aval achievements at Port Royal and Memphis seemed only to put into squadron-strophes the magnificent triumphs of her song. I still recall the enchantment with which I heard, one moonlit summer night, the fine old glee To Greece we give our Shining blades, sung as a serenade under my sister's window, by a quartette consisting of Miss Davis and her brother, of Miss Harriet Mills, who afterwards became his wife, and of William Story. I had never before heard the song, and it made me feel, in Keats's phrase, as if I were going to a tournament. I went to a woman's school till I was eight; then walked daily, for five years, from the age of eight to that of thirteen, to the private school of William Wells, an institution which was then regarded as being — with the possible exception of the Boston Latin School--the best place in which to fit for Harvard College, and which was therefore much sought by the best Boston families. Mr. Wells was an Englishman of the old stamp, erect, vigoro
Thomas Wentworth Higginson, Cheerful Yesterdays, chapter 4 (search)
We were both lovers of Longfellow, also, and used to sit at the open window every New Year's Eve and read aloud his Midnight Mass to the dying year. Thaxter was an enthusiastic naturalist, which was another bond of union, and he bequeathed this taste to his youngest son, now an assistant professor of botany in Harvard University. To Thaxter I owe, finally, the great privilege of borrowing from Maria White the first thin volumes of Tennyson's poems, which seemed to us, as was once said of Keats, to double the value of words; and we both became, a few years later, subscribers to the original yellow-covered issue of Browning's Bells and Pomegranates. Thaxter's personal modesty and reticence, and the later fame of his poet-wife, Celia, have obscured him to the world; but he was one of the most loyal and high-minded of men. At my graduation I was four months short of eighteen, and my purpose was to teach for a few years, and then to study law. This early maturity had, however, one
Thomas Wentworth Higginson, Cheerful Yesterdays, Index. (search)
lbut), W. H., 107, 109, 110, III. Hutchinson, Abby, 118, Ig9. Huxley, T. H., 272, 285. Irving, Washington, 12, 170, 187, 278. Jackson, C. T., 157. Jackson, J., 33x. James, Henry, senior, 175. James, Henry, 117. Jefferson, Thomas, 5, 10. Jerrold, Blanchard, 312. Johnson, Dr., Samuel, 15. Johnson, Rev., Samuel, 005, 106. Jones, Mr., 334. Jones, Mrs., 334. Jones, Sammy, 334. Jonson, Ben, 3. Jouffroy, T. S., 86. Kansas and John Brown, 196-234. Kant, Immanuel, 105. Keats, John, 19, 67. Keene, Charles, 290. Kelley, Abby, 327. Kemp, Mr., 148, 151. Keppel, Augustus, 166. King, Edward, 312. King family, the, 75. King, Mrs. Rufus, 17. Kingsley, Charles, 107, 276. Kirkland, J. T., 6. Kraitsir, Charles, 86, 93. Krummacher, F. A., III. Lamartine, A. M. L. de, 309, 310. Lamennais, H. F. R., Abbe de, 92, 93, 160. Lander, F. W., 264. Lander, Jean M., Mrs., 264, 265. Landor, W. S., 24, IOs, 112, 298. Lane, G. M., 53. Lane, J. H., 203, 204,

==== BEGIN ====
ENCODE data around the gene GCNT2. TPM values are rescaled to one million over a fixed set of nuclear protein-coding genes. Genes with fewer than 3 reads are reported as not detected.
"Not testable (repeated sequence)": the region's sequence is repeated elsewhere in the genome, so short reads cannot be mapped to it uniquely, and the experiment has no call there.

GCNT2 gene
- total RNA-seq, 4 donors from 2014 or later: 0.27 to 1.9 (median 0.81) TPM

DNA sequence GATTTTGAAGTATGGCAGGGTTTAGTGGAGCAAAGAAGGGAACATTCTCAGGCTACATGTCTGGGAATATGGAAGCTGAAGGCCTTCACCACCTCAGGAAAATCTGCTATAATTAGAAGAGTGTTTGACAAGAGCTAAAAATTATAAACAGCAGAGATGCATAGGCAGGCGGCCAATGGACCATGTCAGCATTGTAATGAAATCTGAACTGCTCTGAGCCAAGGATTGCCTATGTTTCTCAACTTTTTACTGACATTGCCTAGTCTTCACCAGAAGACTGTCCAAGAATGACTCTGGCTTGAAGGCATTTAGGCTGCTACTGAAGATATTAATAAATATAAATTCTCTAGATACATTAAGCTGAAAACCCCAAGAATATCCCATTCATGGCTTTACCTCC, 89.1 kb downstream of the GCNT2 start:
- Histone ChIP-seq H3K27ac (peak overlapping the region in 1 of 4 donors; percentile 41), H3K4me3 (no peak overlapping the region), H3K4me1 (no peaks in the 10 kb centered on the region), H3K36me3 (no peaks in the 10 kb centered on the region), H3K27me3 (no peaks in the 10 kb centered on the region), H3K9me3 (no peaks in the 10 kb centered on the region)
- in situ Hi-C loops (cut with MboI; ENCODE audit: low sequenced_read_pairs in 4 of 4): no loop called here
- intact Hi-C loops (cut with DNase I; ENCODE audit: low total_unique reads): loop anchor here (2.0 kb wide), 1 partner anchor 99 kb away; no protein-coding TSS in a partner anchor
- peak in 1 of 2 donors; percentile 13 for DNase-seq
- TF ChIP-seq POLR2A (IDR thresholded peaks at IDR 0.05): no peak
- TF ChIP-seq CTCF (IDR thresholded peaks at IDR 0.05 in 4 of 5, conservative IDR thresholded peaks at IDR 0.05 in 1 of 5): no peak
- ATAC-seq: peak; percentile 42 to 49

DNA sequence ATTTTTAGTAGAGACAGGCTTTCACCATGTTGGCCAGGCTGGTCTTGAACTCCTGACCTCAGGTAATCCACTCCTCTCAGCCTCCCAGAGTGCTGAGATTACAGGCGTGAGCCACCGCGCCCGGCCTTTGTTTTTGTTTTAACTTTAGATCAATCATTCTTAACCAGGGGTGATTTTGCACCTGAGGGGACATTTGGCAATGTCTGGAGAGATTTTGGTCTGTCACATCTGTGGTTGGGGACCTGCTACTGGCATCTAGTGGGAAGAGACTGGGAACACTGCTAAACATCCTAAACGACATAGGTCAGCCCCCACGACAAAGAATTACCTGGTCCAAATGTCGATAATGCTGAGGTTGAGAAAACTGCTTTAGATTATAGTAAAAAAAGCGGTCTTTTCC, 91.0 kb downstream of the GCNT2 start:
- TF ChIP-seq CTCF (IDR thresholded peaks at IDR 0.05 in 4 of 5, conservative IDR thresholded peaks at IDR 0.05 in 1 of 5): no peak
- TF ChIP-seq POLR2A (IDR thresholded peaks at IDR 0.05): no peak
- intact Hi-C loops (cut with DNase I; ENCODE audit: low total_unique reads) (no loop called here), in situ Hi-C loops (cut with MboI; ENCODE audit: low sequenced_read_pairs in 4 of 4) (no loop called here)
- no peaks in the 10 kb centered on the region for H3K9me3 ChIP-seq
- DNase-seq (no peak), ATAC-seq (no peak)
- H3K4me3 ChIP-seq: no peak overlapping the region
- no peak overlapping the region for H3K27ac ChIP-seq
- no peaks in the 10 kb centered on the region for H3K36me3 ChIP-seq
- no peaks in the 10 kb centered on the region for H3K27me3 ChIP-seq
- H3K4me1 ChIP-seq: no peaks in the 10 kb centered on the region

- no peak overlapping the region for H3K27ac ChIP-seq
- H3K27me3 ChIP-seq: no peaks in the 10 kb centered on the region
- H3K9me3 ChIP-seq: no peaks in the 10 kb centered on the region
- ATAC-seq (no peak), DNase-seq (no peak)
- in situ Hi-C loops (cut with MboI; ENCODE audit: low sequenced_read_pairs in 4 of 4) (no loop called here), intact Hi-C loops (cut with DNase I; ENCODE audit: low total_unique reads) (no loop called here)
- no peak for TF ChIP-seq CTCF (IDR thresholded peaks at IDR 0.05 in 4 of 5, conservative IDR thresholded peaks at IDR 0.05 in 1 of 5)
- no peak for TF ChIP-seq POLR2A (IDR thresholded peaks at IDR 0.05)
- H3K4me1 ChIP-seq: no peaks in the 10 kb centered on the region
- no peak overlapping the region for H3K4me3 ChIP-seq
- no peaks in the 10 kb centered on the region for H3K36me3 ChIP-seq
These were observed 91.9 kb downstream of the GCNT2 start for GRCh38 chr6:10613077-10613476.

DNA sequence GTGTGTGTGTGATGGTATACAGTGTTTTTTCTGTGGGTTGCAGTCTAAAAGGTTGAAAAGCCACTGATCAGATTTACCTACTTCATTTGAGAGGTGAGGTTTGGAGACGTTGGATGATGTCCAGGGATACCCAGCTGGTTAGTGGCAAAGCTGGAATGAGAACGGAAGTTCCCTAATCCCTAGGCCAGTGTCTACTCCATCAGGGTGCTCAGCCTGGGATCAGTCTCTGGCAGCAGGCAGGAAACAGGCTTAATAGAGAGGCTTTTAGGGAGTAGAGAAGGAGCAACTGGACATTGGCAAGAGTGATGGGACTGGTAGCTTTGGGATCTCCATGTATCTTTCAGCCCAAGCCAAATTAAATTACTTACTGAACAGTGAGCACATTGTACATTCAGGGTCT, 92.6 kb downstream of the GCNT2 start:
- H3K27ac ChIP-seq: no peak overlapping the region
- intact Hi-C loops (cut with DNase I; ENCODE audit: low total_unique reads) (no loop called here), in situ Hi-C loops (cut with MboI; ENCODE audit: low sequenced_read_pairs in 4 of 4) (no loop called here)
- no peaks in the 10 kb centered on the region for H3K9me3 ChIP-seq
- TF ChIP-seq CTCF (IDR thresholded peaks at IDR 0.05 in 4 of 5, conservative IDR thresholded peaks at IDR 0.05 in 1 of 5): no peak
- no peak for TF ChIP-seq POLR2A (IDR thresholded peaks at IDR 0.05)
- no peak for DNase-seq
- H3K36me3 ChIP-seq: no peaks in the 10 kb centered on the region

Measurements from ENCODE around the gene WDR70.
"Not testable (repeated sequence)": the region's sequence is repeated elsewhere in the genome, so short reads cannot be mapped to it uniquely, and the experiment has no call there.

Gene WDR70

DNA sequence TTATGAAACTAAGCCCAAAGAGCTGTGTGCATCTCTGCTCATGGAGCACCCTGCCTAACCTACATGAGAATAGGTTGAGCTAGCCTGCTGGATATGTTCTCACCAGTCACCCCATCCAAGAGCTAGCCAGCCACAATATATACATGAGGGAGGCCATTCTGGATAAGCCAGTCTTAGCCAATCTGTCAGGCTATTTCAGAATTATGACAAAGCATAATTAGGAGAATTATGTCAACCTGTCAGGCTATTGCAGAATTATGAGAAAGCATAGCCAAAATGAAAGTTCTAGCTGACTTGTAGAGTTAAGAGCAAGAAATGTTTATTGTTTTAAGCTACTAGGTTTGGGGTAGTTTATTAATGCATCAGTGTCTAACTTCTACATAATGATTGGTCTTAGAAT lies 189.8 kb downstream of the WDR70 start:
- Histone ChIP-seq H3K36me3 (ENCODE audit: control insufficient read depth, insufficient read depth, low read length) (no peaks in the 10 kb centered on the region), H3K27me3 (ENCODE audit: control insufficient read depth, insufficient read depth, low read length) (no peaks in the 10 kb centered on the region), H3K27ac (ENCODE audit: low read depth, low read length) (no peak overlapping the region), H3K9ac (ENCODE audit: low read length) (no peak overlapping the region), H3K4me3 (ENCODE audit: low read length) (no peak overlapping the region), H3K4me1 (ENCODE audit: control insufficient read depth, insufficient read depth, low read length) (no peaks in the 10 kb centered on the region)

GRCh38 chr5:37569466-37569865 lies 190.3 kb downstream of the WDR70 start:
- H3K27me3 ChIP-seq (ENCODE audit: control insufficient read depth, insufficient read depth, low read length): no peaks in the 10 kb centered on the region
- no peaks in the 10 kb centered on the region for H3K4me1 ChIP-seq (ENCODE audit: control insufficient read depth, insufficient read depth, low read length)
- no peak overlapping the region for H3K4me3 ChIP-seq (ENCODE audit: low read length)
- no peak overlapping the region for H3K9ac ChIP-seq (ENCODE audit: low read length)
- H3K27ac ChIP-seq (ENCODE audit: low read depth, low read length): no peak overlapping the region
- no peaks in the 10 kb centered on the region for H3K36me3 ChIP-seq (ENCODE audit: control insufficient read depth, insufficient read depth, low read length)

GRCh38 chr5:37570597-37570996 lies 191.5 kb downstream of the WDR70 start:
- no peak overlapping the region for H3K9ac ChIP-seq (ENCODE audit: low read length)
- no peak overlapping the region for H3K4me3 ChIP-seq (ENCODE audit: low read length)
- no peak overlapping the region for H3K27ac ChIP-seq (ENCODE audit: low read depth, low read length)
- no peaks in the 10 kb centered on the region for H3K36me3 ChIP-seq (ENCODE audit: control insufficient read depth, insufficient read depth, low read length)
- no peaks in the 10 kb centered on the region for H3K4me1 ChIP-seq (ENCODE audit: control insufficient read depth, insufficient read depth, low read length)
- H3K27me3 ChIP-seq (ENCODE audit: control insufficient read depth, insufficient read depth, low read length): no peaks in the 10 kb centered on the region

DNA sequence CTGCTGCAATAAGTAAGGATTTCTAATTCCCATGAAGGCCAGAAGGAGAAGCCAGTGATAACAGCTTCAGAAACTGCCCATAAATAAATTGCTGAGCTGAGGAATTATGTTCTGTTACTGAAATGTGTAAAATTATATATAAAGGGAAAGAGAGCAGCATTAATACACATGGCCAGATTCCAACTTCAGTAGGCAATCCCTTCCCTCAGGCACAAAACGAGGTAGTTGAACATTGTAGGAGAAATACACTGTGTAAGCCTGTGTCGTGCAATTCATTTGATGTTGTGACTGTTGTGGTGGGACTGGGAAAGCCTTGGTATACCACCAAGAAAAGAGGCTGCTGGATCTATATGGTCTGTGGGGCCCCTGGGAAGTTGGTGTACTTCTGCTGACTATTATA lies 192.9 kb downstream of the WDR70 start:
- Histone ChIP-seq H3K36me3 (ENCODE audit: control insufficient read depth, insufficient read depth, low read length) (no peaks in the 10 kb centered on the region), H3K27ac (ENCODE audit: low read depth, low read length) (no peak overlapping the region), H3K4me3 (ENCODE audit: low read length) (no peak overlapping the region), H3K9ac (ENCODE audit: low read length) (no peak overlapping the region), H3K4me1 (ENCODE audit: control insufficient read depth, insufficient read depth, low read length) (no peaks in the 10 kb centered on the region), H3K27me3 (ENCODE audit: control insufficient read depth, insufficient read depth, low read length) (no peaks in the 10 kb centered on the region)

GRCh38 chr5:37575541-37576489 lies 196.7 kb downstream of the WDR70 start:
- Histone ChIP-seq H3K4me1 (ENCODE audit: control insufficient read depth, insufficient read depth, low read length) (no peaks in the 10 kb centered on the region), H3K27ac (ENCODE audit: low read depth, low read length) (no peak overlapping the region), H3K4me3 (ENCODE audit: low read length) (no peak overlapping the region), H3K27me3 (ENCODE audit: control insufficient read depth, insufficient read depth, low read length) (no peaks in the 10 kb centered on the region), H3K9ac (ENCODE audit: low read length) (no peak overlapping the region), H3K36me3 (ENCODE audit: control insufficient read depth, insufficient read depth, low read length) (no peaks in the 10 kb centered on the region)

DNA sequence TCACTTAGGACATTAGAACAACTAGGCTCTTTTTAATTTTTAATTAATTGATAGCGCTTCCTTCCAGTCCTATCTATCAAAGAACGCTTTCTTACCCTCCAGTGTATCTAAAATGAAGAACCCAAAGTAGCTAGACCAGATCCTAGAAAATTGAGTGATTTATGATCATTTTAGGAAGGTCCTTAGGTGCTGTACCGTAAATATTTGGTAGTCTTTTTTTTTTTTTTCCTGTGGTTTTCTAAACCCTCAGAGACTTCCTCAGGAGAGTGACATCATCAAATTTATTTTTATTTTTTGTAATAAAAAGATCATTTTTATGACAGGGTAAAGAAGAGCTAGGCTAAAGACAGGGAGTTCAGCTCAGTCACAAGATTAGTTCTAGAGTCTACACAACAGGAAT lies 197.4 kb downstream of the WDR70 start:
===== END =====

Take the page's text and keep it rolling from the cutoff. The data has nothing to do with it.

Thomas Wentworth Higginson, Women and Men, chapter 4 (search)
s Mr. Routledge, and gives the figures as to his sales of the different poets in a single calendar year. First comes Longfellow, with the extraordinary sale of 6000 copies; then we drop to Scott, with 3170: Shakespeare, 2700; Byron, 2380; Moore, 2276; Burns, 2250. To these succeeds Mrs. Hemans, with a sale of 1900 copies, Milton falling short of her by 50, and no one else showing much more than half that demand. Hood had 980 purchasers,Cowper, 800, and all others less; Shelley had 500 and Keats but 40. Of course this is hardly even an approximate estimate of the comparative popularity of these poets, since much would depend, for instance, on the multiplicity or value of rival editions; but it proves in a general way that Mrs. Hemans holds her own, in point of readers, fifty years after her death. What other form of influence for man or woman equals this? Yet there are many other modes of action. That of Florence Nightingale, for instance, modestly vindicating a woman's foresi
Thomas Wentworth Higginson, Women and Men, Index. (search)
female, changes in, 7. influence, the woman of, 17. Ingelow, Jean, cited, 133. Invalids, visits to, 227. Italian manners, 25. J. Jackson, Helen ( H. H. ), 158, 236. James, Henry, 157, 158. Jameson, Anna M., 103, 180. Janauschek, Madame, 221. Jefferson, Thomas, 296. Johns Hopkins University, the, 296. Johnson, Dr., Samuel, 283. Joubert, Joseph, quoted, 155. Journalism and literature, 288. Jupiter, 45. K. Kant, Emmanuel, 90. Kapiolani, Queen, 107. Keats, John, 19. Kennedy, W. P., 223. Kent, Miss, 40. Kerenhappuch, 275. L. Ladd, Professor G. T., 90. Lamb, Charles, quoted, 83, 302. Lander, Jean M., 20. Language, the New theory of, 181. Languages, variety of, 182. Lanier, Sidney, quoted, 296. Leclerc, M., 87. Lecturers, English, 96. Leighton, Caroline C., quoted, 283. Leopold, Prince, 106. Leroi, Madame, 87. Leslie, Eliza, 13. letters, women's, 110. Libraries, public, 282. Lincoln, Abraham, 20, 218, 309. Lion
Thomas Wentworth Higginson, Henry Walcott Boynton, Reader's History of American Literature, Chapter 8: the Southern influence---Whitman (search)
as makes even Thoreau seem thin and arid, but combines with it a roll and range of rhythm such as Lowell's Commemoration Ode cannot equal, and only some of Browning's early ocean cadences can surpass. There are inequalities in the poem, little spasmodic phrases here and there, or fancies pressed too hard,--he wrote it, poor fellow, when far gone in his last illness, with his pulse at one hundred and four degrees, and then unable to raise his food to his mouth,--but much the same is true of Keats's great fragments, and there are lines and phrases of Lanier's that are not excelled in Endymion, and perhaps not in Hyperion. A passage from those hymns must be quoted. It is called simply Dawn:-- But no; it is made; list! somewhere,--mystery, where? In the leaves? in the air? In my heart? is a motion made; 'T is a motion of dawn, like a flicker of shade on shade. In the leaves 't is palpable; low multitudinous stirring Upwinds through the woods; the little ones, softly conferring